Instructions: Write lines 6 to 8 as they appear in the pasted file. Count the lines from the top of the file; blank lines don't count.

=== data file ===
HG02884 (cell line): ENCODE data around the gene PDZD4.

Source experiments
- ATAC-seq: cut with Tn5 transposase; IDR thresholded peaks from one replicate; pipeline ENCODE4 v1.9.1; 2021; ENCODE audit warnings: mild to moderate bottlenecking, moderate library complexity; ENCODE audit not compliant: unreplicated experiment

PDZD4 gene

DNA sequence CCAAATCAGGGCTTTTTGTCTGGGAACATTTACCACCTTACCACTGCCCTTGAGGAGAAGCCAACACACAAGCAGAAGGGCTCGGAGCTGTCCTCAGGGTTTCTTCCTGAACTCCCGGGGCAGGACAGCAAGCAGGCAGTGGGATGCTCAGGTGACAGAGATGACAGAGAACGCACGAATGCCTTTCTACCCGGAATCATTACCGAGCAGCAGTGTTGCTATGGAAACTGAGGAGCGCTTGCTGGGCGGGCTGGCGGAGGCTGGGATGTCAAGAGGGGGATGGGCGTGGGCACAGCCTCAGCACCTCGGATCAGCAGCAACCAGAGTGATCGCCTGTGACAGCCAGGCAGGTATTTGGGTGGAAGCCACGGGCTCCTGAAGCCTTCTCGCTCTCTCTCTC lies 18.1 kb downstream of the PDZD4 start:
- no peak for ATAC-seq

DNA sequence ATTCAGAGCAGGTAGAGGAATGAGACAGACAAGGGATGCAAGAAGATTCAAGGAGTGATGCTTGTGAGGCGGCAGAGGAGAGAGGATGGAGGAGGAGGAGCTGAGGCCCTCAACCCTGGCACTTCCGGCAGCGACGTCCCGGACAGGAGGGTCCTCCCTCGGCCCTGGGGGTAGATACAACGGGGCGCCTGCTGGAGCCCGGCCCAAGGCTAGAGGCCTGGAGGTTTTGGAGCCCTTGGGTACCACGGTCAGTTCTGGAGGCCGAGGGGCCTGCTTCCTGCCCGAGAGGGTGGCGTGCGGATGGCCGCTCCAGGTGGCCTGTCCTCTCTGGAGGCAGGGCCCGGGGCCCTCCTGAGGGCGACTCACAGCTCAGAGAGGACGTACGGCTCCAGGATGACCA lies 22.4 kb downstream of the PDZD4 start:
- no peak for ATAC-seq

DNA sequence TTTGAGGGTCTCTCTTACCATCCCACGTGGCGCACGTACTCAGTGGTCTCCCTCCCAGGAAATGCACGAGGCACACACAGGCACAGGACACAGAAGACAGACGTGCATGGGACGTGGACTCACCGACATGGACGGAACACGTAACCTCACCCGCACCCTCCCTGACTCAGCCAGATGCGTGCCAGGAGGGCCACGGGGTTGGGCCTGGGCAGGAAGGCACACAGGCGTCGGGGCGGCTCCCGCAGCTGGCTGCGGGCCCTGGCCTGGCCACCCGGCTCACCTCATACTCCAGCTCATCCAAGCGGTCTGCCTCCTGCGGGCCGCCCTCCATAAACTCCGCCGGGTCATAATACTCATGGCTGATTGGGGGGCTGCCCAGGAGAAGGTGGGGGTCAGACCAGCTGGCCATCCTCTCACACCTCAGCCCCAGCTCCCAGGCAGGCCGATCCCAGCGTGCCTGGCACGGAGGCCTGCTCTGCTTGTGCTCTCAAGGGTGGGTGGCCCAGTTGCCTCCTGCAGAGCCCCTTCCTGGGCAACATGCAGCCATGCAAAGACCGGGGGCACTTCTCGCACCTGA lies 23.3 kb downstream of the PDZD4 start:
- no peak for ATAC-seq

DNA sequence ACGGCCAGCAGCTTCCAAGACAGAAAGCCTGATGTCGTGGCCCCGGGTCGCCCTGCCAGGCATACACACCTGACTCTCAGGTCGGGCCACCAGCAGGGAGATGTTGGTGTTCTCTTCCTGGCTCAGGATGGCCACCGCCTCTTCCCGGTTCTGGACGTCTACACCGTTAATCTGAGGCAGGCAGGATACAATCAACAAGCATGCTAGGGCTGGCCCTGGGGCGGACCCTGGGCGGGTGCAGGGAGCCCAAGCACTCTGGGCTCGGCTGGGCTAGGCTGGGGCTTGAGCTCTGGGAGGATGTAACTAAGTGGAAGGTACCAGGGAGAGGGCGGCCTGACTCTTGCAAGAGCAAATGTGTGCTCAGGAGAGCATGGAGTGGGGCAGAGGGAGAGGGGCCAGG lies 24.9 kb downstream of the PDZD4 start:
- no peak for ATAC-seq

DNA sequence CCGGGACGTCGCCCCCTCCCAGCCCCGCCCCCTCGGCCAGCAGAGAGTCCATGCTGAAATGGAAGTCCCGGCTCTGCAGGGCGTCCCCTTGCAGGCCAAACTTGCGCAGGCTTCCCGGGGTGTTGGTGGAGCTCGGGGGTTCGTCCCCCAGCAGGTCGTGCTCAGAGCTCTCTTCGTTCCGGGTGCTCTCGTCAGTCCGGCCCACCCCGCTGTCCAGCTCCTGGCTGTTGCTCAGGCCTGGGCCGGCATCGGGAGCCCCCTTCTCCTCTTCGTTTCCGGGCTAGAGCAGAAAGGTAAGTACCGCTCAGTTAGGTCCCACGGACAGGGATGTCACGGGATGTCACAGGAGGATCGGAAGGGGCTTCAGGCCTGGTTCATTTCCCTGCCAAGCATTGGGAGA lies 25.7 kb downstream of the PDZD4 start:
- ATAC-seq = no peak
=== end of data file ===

- no peak for ATAC-seq

DNA sequence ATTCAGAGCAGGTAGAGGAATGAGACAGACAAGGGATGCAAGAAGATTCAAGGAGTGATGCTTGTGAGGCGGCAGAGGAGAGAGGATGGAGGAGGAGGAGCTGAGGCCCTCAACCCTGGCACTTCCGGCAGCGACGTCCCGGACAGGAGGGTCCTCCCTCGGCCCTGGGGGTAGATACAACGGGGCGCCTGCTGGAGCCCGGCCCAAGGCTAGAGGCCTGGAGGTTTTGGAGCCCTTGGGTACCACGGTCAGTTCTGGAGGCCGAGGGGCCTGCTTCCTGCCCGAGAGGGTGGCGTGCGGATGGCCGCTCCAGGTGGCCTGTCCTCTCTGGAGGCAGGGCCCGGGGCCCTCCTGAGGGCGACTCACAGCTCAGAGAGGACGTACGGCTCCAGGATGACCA lies 22.4 kb downstream of the PDZD4 start:
- no peak for ATAC-seq